This uncertainty could harm the ability of active ETF market makers to arbitrage efficiently and increase the fund’s adverse selection cost (see Clarke & Shastri, 2001). Exchange traded funds (ETFs) provide access to a diversified portfolio of securities such as stocks or bonds. They are flexible investment vehicles that can be used within a portfolio in many ways to meet different investment needs and objectives. Investors and traders in any security benefit from greater liquidity—that is, the ability to quickly and efficiently sell an asset for cash. Investors who hold ETFs that are not liquid may have trouble selling them at the price they want or in the time frame necessary. Moreover, if an ETF invests in illiquid shares or uses leverage, the market price of the ETF may fall dramatically below the fund’s NAV.

The concept of liquidity in ETFs extends beyond the traditional understanding applied to individual stocks. It is a multitiered framework involving both the dealer and secondary markets. In the primary or dealer market, liquidity is facilitated through the creation and redemption mechanisms. This unique process allows for adjusting the ETF’s supply to meet investor demand, maintaining price stability.

Considering the autocorrelation of the index return, we show that the non-trading probability is positively related to the increase in the ETF variance with respect to the NAV variance. In other words, the derived equation shows that the ETF return variance can be expressed as the sum of the NAV return variance and the additional term caused by infrequent trading of the ETF security in the secondary markets. Furthermore, our empirical analysis confirms that non-trading probability is positively related to the variance difference between ETF returns and NAV returns. These results suggest that investors investing in illiquid ETFs could bear additional unnecessary risk arising from the secondary market trading instead of investing directly in underlying portfolios or similar mutual funds. US exchange-traded funds (ETFs), introduced in 1993, have grown significantly in recent years. At the end of 2016, their market size was about $3 trillion, accounting for nearly 30% of the dollar trading volume and 23% of the share volume in US stock markets.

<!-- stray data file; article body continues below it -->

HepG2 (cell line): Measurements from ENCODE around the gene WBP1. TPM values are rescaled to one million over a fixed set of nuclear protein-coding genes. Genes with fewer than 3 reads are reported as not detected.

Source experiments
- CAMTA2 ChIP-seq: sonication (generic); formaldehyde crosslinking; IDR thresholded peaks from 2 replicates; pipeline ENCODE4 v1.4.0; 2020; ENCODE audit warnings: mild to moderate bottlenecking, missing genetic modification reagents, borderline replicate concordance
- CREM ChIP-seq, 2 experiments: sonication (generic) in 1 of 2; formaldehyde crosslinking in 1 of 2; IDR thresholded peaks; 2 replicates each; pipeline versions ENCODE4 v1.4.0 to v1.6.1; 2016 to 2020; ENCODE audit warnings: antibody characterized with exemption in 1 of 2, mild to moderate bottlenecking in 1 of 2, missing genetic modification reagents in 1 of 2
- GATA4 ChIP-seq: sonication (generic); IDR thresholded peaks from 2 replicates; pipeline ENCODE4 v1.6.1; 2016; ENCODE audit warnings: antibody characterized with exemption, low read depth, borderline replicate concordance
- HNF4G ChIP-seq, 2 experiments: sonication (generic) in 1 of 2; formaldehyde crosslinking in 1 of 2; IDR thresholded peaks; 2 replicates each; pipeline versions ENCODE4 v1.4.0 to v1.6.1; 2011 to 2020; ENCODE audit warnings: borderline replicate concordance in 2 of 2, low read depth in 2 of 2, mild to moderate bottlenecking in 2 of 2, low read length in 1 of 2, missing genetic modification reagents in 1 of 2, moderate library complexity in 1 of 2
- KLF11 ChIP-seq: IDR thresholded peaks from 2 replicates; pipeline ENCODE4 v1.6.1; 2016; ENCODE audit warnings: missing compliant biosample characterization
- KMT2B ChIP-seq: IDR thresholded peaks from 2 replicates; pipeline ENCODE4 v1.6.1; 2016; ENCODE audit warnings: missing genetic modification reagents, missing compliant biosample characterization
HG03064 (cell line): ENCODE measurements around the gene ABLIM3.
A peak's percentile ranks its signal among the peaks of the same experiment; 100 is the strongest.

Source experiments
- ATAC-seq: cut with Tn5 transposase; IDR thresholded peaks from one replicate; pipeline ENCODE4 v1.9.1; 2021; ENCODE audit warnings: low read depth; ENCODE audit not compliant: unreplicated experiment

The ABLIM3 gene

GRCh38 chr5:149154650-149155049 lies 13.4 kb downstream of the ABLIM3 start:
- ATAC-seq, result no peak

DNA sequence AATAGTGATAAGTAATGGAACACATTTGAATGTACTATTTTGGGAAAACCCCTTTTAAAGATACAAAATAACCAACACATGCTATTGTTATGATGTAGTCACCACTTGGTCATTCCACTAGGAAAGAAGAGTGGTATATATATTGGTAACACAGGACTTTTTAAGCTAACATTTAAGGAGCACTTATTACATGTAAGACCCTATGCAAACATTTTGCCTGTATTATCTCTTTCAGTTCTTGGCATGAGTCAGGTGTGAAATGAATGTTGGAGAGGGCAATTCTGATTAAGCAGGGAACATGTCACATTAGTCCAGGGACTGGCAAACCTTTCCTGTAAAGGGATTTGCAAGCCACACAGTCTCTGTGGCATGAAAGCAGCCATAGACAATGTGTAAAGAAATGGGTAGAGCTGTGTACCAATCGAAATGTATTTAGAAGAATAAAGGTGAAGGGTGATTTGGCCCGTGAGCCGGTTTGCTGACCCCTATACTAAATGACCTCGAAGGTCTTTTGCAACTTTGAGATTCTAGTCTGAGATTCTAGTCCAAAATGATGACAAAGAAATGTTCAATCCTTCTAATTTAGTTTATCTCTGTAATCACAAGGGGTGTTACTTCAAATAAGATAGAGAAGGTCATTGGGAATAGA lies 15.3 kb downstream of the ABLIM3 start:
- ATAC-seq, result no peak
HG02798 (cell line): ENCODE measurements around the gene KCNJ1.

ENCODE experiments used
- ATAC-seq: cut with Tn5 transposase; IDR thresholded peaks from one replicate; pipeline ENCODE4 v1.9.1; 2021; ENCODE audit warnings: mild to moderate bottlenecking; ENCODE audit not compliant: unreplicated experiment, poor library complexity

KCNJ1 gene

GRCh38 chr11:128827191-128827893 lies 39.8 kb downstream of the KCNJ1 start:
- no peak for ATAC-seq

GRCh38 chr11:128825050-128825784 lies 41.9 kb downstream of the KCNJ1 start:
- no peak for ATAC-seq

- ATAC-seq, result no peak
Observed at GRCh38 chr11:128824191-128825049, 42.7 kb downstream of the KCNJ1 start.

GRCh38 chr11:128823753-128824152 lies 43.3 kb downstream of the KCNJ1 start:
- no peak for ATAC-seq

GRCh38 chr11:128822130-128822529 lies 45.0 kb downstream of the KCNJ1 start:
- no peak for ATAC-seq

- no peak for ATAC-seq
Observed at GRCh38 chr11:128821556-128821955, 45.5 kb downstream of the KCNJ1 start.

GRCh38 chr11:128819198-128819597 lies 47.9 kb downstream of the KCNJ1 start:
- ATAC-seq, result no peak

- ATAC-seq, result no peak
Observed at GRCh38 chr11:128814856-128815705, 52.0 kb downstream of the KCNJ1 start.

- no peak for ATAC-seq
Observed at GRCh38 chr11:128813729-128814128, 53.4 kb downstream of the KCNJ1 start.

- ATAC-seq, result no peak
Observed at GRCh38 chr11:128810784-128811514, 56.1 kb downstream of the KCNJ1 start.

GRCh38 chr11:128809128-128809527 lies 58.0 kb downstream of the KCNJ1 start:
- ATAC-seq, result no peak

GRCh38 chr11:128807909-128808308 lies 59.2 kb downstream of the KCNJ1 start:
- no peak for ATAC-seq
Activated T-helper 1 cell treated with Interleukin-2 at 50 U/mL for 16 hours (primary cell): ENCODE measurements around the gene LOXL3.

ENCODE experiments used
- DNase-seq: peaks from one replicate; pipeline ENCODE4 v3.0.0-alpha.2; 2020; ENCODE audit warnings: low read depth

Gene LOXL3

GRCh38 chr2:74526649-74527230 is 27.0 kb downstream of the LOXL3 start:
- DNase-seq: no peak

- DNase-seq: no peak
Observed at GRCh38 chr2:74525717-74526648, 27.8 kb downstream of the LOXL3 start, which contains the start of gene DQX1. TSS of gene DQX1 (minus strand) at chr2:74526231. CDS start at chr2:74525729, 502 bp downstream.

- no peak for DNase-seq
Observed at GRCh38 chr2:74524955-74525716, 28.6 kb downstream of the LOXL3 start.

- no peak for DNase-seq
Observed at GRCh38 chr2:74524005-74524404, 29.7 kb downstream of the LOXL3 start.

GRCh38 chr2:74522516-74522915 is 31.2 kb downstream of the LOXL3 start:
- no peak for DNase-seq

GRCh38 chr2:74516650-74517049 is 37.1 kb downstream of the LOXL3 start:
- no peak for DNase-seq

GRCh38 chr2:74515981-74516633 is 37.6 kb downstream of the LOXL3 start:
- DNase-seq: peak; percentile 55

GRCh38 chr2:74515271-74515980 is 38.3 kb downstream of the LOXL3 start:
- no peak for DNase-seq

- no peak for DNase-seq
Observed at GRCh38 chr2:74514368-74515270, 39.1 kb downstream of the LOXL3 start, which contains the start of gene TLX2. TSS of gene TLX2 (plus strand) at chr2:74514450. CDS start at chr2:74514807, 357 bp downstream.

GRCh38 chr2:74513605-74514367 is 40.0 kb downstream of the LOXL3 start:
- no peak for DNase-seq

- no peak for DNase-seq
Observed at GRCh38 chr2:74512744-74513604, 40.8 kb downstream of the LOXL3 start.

In essence, the liquidity of the underlying holdings of an ETF directly impacts the ETF’s liquidity. A well-structured ETF with liquid underlying assets can better adapt to market demand changes, preserving fair prices and an efficient investor trading experience. When investors want to sell their GreenTech ETF shares, a fluid redemption process supported by the liquidity of the underlying holdings helps ensure that the excess supply of ETF shares is efficiently absorbed.

Reprint of: Market liquidity in the financial crisis: The role of liquidity commonality and flight-to-quality

Hamm (2014) hypothesizes a feedback loop to explain how diversification can reduce an ETF’s liquidity. Pastor et al. (2020) document a trade-off between a portfolio’s diversification and the liquidity of its underlying stocks, and argue that a more diversified portfolio tends to invest more in illiquid stocks. Underlying liquidity is transmitted to ETF liquidity through the creation/redemption mechanism.

Factors that influence ETF liquidity

We attribute this finding, which contrasts with that for passive ETFs, to uncertainty about the future holdings of active ETFs. We show that the gap between active ETF and underlying liquidity varies cross-sectionally and over time and can be explained by differences in size and volume between ETFs and their underlying portfolio, by ETF age, %KEYWORD_VAR% and by ETF pricing errors. Only a few studies analyze the effect of liquidity on ETFs, although the literature on ETFs is growing (Madhavan, 2014, Ben-David, Franzoni, Moussawi, 2017). For example, Borkovec et al. (2010) report that a sharp increase in the bid-ask spread leads to failure of ETF price discovery during the Flash Crash.

Vanguard Total Bond Market…

ETF creation and redemption is aided by tapping into the liquidity of an ETF’s underlying portfolio of securities. The purpose of these transactions is to create liquidity in the primary market and ensure that the ETF’s price very closely reflects the price of its underlying assets (via arbitrage opportunities). For example, if the price of an ETF became cheaper than the sum of its parts, the authorized participant could redeem the ETF and sell the components at a profit.

Factors that influence ETF liquidity

Returns and liquidity of illiquid ETFs are more sensitive to underlying index returns or ETF market liquidity, or both. The ETF variance could be larger than its net asst value variance owing to infrequent trading. In summary, illiquid ETFs are more likely to deviate from their underlying indexes and could be riskier than underlying portfolios.